Marissa Mayer’s big mistake after the Yahoo hack, and why she was yelling at a NYT reporter

From https://marissamayr.tumblr.com/

Breach, Epiosde 2, sets the scene at Yahoo when Marissa Meyer took over, and very quickly became the one of the world’s most famous CEOs. But underneath the glamour and bold decisions, Yahoo soon had a massive problem. How did she handle it? Yelling at a New York Times reporter on the phone probably wasn’t her best moment, as you’ll see when you listen (click play above).

Breach is a new podcast I am hosting with producer Alia Tavakolian of Spoke Media. It’s an investigation into the Yahoo hack, which was the biggest hack ever.   You can listen to episode 2 by clicking on the play button here, or by going to Stitcher or iTunes. There’s a partial transcript below if you aren’t quite persuaded to join the podcast world just yet.

Epiosde 1 (click here to start at the beginning) sets the scene for what’s to come later: details of an alleged Russian conspiracy, including our jailhouse correspondence with one suspect who’s already pleaded guilty.  But in episode 1, I explain why the Yahoo hack is so much more than your run-of-the-mill smash-and-grab-credit-card-numbers kind of hack.

 

ALIA:

So we talked to Nicole Perlroth from the New York Times, right.  She told this story about- do you know what story I’m talking about?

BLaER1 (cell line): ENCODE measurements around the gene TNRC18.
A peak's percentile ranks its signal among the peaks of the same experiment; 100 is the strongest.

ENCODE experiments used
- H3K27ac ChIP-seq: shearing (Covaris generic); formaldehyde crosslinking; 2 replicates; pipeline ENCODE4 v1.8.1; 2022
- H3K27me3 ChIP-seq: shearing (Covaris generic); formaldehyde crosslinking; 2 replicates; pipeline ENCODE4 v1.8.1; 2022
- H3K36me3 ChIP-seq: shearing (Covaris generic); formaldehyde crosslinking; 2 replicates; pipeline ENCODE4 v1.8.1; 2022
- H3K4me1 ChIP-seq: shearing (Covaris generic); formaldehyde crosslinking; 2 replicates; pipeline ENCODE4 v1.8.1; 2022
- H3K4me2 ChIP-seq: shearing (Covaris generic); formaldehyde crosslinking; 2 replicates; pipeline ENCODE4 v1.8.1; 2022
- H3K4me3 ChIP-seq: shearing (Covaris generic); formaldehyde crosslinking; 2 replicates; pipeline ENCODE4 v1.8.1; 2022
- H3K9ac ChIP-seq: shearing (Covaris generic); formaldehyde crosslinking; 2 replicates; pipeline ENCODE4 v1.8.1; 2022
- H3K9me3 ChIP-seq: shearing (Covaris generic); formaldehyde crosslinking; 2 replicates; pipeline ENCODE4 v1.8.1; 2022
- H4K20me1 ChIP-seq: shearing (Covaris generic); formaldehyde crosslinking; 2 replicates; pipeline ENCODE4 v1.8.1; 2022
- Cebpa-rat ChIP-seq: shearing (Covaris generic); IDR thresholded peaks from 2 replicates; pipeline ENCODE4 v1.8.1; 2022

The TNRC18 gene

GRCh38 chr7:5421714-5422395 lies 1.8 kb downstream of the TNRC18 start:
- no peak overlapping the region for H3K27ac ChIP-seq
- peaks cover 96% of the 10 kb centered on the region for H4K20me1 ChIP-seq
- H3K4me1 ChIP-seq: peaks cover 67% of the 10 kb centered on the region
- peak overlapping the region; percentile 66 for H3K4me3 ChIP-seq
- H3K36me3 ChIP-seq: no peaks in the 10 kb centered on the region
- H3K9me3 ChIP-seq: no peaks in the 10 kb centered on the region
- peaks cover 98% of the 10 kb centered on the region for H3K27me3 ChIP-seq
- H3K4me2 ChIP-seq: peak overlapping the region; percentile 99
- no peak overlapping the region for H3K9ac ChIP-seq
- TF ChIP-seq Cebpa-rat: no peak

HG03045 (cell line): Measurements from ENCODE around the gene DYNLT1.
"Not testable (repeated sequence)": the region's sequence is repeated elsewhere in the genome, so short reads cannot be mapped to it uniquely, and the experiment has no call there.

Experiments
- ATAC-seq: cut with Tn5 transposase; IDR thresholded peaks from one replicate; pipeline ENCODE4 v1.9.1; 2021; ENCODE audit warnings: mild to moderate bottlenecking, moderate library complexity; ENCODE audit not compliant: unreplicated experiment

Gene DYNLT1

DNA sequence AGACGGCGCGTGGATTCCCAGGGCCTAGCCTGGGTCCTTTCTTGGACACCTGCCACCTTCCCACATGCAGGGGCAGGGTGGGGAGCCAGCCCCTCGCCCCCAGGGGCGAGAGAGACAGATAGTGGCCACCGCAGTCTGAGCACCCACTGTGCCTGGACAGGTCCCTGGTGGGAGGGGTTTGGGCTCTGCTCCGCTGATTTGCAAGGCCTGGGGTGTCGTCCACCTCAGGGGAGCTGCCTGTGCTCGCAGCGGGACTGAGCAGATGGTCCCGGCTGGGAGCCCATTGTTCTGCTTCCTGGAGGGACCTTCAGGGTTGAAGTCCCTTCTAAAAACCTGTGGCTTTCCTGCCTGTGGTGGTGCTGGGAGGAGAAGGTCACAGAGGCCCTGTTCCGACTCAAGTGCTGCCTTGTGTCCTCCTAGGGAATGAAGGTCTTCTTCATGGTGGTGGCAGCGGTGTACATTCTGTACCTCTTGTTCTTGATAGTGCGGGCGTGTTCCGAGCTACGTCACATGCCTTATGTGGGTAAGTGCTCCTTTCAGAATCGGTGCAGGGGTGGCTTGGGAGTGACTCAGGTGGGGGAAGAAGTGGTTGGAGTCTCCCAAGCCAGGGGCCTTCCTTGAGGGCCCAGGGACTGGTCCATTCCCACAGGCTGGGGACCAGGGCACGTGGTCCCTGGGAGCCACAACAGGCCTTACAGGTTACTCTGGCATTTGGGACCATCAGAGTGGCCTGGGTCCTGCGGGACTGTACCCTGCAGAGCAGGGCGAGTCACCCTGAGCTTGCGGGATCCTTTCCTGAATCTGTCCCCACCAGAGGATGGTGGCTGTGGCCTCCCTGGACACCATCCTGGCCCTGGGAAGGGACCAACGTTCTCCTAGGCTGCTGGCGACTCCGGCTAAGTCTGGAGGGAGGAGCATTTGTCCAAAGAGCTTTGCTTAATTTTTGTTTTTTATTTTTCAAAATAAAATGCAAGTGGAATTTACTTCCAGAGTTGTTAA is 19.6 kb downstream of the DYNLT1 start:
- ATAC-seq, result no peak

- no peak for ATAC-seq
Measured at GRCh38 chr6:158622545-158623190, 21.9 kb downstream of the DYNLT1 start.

BOB:

I sure do, that was the moment.

ALIA:

That was the moment.

BOB:

Yeah yeah, I thought that we could start the entire podcast with that moment.

NICOLE:

You know it was really surreal.  I was with my husband.  And I get this call and it’s from my coworker who I had written one of the initial Yahoo stories with, and he said Marissa wants to talk to us you have to get on the phone.

BOB:

When this big event occurred and it started to get covered by journalists, Yahoo made this rather unusual decision for its time, which was even though they knew many millions of people had their email addresses and encrypted passwords stolen, Yahoo did not tell their users to reset their passwords, which is what in almost every other major incident like this, that’s the first step that the security team insists on.  And Nicole wrote that up in her story

NICOLE:

So my husband and I go back to his car, it’s one of those situations where my phone is automatically Bluetoothed up to the car, and I don’t have time to really switch it off, so my husband’s sitting there hearing this whole thing, and Marissa’s tone is just yelling.

ALIA:

Can you just for a second like play Marissa Mayer, and like try to convince me, like I just don’t see the reason- how could you possibly convince somebody that it’s not an important security step?

BOB:

These passwords were encrypted, they’re useless to whoever took them, so why would we tell our users that they had to change them?  That would just cause unnecessary confusion and frustration for our users.

ALIA:

But these hackers have all this information.  Somebody’s looking at it on the dark web.

BOB:

But it’s useless, it’s scrambled, it doesn’t do them any good.

NICOLE: